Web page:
One of the biggest revolutions ever to hit the air-transport industry came when airlines realised that, to run a profitable business, you no longer had to own your own aircraft, but merely to own the access to aircraft. Leasing was the key: let somebody else own the aircraft; even let that other person make a profit out of leasing it to you, while you made a profit out of operating it.

Now, a similar revolution is transforming the corporate-aircraft market. Just as leasing made it possible for a few people to become rich (and a lot of people poor) out of introducing a whole new generation of passenger to air travel, so fractional ownership looks like making a lot of money for some of those who are turning business-jet travel from an elite pursuit into almost a mass market.

Scarcely a week now passes without the announcement of yet another record breaking order for business jets from one of the fractional-ownership operators. Through these orders, unprecedented numbers of aircraft which were once the preserve of a tiny fraction of the world's businesses will go into service. They will be used by unprecedented numbers of businesses, the vast majority of which have never before been significant users of business aircraft. Is it all too good to be true? Perhaps.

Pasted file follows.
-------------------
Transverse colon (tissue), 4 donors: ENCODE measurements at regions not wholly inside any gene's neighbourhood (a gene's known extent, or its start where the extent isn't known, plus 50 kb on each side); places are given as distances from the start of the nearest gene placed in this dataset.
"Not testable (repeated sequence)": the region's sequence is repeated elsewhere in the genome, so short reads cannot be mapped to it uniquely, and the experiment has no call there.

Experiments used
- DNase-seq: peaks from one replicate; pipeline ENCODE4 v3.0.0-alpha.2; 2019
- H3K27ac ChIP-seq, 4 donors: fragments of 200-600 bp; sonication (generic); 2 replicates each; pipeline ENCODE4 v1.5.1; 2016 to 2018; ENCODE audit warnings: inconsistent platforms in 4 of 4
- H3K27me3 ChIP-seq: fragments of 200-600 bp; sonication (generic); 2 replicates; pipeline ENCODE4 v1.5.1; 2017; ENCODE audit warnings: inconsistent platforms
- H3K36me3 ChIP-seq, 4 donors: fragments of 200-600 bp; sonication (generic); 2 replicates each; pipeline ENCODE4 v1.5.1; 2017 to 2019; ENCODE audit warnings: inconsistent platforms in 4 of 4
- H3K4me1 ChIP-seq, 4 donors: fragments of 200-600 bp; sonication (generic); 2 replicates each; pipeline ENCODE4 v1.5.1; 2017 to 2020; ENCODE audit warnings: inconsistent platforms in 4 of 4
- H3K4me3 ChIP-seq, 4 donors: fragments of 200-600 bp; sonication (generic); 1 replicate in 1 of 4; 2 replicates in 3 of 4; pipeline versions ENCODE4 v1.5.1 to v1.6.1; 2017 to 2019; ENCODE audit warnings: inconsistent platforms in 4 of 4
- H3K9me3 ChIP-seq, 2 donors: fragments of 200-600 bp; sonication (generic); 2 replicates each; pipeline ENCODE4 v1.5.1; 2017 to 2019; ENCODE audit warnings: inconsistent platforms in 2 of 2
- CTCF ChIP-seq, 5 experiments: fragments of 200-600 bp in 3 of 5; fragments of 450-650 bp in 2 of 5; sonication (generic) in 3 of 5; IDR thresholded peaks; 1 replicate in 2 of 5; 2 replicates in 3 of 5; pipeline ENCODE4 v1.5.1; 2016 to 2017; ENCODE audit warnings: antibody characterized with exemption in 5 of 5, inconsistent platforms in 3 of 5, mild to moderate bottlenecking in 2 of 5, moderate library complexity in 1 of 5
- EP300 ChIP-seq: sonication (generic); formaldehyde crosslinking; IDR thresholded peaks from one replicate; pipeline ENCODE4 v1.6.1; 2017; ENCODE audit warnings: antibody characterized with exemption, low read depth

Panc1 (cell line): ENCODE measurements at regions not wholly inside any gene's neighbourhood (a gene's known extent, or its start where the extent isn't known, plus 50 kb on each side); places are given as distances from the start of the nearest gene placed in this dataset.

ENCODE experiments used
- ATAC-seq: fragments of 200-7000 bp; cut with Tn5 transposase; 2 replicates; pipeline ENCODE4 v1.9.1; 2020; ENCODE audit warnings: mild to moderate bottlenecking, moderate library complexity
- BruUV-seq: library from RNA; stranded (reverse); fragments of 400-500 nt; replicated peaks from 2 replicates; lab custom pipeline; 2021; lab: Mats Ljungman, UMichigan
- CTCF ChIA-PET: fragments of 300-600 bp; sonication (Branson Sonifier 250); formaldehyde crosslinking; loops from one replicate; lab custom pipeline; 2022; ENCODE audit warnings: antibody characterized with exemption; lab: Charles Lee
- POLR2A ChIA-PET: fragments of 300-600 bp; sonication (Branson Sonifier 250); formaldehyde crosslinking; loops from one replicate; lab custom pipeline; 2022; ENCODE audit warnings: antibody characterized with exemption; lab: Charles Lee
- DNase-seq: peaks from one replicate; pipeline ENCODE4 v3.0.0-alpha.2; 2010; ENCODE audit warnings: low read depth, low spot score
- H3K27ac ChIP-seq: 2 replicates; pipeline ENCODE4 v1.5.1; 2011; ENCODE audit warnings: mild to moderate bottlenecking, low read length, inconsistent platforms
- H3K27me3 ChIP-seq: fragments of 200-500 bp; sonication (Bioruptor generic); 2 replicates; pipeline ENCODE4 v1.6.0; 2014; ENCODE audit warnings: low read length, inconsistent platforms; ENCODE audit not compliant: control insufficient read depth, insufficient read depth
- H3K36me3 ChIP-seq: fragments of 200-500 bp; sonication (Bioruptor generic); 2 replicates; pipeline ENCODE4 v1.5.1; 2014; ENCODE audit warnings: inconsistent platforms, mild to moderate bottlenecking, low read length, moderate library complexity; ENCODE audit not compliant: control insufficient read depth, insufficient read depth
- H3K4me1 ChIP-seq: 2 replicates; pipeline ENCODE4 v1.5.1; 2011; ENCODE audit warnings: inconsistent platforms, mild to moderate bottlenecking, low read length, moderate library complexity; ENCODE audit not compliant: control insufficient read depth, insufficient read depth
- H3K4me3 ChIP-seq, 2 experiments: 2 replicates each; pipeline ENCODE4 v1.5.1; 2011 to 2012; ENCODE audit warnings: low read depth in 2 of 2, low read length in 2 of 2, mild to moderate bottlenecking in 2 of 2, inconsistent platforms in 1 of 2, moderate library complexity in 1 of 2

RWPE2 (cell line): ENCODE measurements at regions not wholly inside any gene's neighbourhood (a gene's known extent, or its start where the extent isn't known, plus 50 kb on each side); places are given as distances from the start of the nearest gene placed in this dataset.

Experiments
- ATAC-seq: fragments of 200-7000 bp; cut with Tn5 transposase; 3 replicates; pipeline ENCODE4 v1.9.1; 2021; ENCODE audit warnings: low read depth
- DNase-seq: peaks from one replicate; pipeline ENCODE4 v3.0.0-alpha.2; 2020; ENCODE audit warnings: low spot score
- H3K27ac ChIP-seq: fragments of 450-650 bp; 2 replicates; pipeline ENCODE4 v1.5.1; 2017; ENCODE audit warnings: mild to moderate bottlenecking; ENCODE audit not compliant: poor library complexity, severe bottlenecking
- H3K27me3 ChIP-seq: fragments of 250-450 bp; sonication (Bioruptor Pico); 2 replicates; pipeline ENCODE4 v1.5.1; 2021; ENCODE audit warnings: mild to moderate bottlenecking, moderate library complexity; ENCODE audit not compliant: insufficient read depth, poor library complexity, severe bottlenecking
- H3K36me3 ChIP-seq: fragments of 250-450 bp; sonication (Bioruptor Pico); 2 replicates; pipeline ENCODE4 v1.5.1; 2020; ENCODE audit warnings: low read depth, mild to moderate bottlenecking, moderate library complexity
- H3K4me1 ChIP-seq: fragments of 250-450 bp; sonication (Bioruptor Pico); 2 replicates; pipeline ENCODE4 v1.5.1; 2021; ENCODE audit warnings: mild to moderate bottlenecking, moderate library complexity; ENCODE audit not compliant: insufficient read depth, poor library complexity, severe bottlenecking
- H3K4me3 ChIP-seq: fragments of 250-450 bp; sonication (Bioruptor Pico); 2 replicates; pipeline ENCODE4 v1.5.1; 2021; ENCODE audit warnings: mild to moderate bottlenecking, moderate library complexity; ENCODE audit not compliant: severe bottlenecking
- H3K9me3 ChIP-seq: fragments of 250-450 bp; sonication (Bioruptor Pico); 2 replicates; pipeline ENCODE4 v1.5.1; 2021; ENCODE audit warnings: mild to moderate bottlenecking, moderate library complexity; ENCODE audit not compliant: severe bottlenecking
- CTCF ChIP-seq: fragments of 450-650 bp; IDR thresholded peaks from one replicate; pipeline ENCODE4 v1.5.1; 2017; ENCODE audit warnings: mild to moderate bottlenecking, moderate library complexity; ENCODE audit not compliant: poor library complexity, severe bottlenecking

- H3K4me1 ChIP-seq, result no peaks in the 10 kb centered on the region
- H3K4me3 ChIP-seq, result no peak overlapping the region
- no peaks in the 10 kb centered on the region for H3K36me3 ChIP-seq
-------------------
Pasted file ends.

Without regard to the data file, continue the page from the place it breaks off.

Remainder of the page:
One of the factors which brought about the crisis in the airliner-leasing business five years ago was its circularity. One of the immutable rules of commerce is that somebody, somewhere, must take the risk. If the ultimate customer is not taking the risk, then the supplier must. It was thus in airliner leasing, where the manufacturers ended up taking the risk, either directly through their own leasing subsidiaries, or indirectly through building aircraft at uneconomically sustainable rates to satisfy the lessors' demands. It is now so in fractional ownership, where the manufacturers are, increasingly, their own customers, taking major stakes in the programmes which buy their products.

Anything which helps to spread the message that more businesses could benefit from using the business jet as an effective, affordable business tool should be good for the industry. The business-aircraft manufacturers must be wary, however, of assuming that they are automatically the right customer for their products.

Source: Flight International